February 02, 2020

Anthony Francis Lucas was born into a family of shipbuilders in the city of Split, Croatia. After completing successful studies at the Polytechnical Institute of Graz in Austria, he became a mechanical engineer, then entered the Austrian naval academy. He moved to Michigan in 1879 and became US citizen in 1885. Lucas started to work in salt exploration in Louisiana for a New Orleans company in 1893 and specialized in the salt deposits and its possible relationship with the presence of crude oil. In 1899 he became a drilling contractor working for the oil explorer Patillo Higgins. His first wells drilled were failures. Lucas asking for help received support from Standard Oil through John Galley who surveyed the area. A spot was picked on Spindletop Hill, located in the southern portion of Beaumont, Texas. Drilling progressed with considerable difficulties. Exhausted after 2 months of strenuous drilling, the crew shut down for a week over the Christmas holiday, 1900, having reached a depth of 880 feet. They arrived back on site on New Year’s Day, 1901, and within a week drilled down to a depth of 1,020 feet. On January 10, 1901, running in hole at 700ft, natural gas suddenly erupted followed by a stream of crude oil reaching 60 metres (200 ft). This was more oil than had ever been seen anywhere in the entire world. Captain Lucas had been hopeful that this well might produce 5 barrels per day. In fact, this well, “Lucas 1”, flowed at an initial rate of nearly 100,000 barrels per day, more than all of the other producing wells in the United States combined. It took nine days before the well was brought under control. The Spindletop gusher catapulted Beaumont into an oil-fueled boomtown with the population swelling from 10,000 to 50,000 in a matter of months. Before the end of 1901, Lucas 1 well was joined by over 200 other wells owned by more than 100 different oil companies, all fighting for space. Spindletop gave birth to giants such as Gulf Oil, Amoco and Humble Oil.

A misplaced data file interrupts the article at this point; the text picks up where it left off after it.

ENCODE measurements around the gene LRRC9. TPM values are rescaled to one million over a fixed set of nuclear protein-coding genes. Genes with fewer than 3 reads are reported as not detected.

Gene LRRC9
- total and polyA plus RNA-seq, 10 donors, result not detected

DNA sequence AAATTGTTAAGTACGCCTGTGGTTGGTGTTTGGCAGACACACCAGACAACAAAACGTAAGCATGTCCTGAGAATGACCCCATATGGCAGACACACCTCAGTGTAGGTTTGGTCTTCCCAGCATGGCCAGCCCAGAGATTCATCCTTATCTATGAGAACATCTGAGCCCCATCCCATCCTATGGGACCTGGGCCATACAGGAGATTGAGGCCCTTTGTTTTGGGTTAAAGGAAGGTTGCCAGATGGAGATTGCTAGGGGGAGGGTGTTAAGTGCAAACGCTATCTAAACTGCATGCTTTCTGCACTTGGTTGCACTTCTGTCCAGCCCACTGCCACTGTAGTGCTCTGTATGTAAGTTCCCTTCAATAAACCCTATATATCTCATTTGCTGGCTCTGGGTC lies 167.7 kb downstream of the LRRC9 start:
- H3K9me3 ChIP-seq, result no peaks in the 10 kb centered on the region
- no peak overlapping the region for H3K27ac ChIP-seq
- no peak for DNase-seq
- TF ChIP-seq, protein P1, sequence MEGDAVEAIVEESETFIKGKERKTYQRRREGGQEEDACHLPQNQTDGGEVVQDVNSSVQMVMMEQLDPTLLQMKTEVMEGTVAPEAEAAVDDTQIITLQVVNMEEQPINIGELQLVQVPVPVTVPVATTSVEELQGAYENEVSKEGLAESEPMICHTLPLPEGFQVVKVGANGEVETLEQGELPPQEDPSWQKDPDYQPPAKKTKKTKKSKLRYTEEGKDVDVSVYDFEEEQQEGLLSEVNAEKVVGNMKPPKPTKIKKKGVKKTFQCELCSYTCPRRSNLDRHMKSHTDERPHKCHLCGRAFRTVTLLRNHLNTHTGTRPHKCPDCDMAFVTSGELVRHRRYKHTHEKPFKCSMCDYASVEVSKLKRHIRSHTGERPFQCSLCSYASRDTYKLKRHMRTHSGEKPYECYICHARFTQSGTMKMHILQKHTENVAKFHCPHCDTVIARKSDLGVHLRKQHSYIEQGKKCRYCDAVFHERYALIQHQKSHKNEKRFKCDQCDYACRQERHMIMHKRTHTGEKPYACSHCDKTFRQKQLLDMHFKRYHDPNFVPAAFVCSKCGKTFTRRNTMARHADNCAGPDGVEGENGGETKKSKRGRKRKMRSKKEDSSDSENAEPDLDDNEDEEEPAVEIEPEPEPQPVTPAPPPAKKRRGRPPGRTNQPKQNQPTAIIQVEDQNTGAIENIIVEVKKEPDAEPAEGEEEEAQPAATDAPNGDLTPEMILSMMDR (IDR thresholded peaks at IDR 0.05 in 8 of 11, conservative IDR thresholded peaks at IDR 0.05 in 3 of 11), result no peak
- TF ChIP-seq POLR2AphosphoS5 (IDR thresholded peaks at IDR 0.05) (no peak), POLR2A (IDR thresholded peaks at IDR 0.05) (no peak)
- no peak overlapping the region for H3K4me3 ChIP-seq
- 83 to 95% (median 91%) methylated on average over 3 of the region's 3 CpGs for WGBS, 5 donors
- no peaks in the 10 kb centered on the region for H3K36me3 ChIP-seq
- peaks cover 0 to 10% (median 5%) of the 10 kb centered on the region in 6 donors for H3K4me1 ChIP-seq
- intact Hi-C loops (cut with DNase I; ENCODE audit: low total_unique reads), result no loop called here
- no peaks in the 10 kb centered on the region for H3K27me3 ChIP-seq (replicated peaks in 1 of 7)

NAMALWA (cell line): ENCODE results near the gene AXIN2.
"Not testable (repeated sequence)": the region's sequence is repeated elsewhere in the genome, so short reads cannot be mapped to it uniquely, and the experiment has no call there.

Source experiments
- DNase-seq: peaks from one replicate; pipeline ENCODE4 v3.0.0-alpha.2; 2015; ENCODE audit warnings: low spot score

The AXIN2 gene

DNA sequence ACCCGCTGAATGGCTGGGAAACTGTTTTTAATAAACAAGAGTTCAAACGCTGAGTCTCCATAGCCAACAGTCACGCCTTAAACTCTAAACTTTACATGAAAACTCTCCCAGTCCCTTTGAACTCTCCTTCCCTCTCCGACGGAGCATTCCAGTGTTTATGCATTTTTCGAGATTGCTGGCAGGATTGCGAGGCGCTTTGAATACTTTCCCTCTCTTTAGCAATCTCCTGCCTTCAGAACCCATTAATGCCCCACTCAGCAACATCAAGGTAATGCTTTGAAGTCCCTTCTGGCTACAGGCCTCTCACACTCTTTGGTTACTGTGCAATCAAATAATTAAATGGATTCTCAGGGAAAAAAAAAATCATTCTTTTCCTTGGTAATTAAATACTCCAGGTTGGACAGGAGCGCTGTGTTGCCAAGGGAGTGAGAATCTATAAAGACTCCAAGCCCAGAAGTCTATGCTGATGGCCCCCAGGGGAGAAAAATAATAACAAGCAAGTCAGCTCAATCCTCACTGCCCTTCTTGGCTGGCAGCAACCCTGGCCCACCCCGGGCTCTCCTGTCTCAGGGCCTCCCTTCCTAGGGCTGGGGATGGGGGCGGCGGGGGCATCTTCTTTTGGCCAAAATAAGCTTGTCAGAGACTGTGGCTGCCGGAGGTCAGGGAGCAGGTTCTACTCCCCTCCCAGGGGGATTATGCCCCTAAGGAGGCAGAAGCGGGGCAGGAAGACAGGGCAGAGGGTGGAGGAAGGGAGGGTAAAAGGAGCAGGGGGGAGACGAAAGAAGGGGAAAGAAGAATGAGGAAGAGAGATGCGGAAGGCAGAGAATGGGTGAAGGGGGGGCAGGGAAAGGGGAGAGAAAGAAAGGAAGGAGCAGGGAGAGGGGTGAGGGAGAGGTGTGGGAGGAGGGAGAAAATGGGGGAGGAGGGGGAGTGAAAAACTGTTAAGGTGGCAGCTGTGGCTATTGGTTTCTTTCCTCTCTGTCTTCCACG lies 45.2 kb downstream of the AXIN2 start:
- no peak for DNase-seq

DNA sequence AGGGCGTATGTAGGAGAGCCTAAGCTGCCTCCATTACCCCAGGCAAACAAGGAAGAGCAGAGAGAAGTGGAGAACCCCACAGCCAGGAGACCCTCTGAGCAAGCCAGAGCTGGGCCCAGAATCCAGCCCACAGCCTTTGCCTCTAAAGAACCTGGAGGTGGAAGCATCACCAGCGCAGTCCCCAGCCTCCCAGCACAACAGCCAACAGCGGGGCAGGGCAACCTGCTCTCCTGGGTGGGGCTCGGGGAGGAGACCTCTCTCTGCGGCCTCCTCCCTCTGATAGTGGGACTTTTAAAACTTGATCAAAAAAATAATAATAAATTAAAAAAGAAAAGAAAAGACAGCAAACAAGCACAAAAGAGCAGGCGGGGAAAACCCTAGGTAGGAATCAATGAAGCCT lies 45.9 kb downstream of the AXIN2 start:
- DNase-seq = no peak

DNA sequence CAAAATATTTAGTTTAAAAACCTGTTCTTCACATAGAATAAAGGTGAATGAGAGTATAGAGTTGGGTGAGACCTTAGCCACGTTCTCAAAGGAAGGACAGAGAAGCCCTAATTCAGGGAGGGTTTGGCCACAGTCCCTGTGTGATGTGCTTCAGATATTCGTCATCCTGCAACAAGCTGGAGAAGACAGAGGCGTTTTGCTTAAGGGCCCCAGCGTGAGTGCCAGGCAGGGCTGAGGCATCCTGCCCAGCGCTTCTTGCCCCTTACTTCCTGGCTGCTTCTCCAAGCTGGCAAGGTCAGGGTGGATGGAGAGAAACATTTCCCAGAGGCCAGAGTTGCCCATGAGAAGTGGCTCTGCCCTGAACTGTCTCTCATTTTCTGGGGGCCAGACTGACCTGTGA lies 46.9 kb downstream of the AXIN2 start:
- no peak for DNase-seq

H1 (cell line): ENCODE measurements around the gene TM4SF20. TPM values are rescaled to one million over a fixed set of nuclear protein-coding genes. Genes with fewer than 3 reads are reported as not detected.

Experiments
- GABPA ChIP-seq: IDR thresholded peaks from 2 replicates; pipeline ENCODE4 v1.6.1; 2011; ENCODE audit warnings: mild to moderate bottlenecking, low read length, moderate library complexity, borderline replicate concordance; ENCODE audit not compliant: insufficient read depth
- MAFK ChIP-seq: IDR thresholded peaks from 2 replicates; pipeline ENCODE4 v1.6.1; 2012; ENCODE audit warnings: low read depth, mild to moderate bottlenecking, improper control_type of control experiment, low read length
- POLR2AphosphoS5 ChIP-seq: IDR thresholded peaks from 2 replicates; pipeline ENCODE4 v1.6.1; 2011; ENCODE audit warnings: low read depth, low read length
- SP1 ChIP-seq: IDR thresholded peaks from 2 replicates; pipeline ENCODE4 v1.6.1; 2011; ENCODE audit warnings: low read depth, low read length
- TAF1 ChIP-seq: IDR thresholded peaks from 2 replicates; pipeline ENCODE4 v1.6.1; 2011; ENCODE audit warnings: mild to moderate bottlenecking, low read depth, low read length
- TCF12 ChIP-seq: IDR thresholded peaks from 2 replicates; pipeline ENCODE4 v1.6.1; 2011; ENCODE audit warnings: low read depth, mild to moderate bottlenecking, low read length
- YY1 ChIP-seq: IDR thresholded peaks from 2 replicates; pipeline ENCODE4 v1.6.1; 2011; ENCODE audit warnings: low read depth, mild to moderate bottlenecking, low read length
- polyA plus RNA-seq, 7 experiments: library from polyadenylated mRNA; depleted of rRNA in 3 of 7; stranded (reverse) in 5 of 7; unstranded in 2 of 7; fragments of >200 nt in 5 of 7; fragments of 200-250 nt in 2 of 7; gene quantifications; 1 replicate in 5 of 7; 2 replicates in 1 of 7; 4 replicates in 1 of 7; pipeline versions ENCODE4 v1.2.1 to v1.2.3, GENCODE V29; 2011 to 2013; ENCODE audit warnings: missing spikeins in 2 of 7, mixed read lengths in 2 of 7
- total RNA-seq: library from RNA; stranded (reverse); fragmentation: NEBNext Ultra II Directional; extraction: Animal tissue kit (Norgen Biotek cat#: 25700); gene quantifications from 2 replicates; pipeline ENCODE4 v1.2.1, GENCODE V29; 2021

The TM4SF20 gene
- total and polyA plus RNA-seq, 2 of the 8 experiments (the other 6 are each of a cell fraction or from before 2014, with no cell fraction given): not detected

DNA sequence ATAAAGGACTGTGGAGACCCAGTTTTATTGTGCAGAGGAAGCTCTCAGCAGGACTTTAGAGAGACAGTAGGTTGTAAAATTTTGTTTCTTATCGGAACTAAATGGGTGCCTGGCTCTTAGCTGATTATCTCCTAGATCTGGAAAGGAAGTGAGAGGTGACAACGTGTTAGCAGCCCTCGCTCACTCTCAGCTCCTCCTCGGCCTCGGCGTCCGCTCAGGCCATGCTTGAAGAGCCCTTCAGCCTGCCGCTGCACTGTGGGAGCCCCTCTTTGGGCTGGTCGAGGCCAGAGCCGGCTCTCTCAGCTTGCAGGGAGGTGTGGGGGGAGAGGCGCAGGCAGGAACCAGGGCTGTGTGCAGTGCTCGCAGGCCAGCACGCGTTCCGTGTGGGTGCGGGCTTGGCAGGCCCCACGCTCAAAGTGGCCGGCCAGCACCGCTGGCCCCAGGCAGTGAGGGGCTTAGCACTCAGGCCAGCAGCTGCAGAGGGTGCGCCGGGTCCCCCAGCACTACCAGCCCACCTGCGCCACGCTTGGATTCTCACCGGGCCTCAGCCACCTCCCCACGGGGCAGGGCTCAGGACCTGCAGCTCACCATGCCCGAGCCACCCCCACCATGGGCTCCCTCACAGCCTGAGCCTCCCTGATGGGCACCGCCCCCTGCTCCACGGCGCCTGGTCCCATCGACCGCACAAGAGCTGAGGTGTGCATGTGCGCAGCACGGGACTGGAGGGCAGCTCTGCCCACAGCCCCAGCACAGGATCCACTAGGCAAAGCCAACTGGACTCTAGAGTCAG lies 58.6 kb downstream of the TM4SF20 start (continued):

Anthony Francis Lucas considered as the founder of the petroleum reservoir engineering served later as consultant in Romania, Russia, Mexico, Algeria, as well as in the United States. Lifelong chairman of American Committee for Oil and Gas, Lucas died on September 2, 1921 in Washington, D.C.
(Image: Drilling crew on Spindletop Hill in 1901)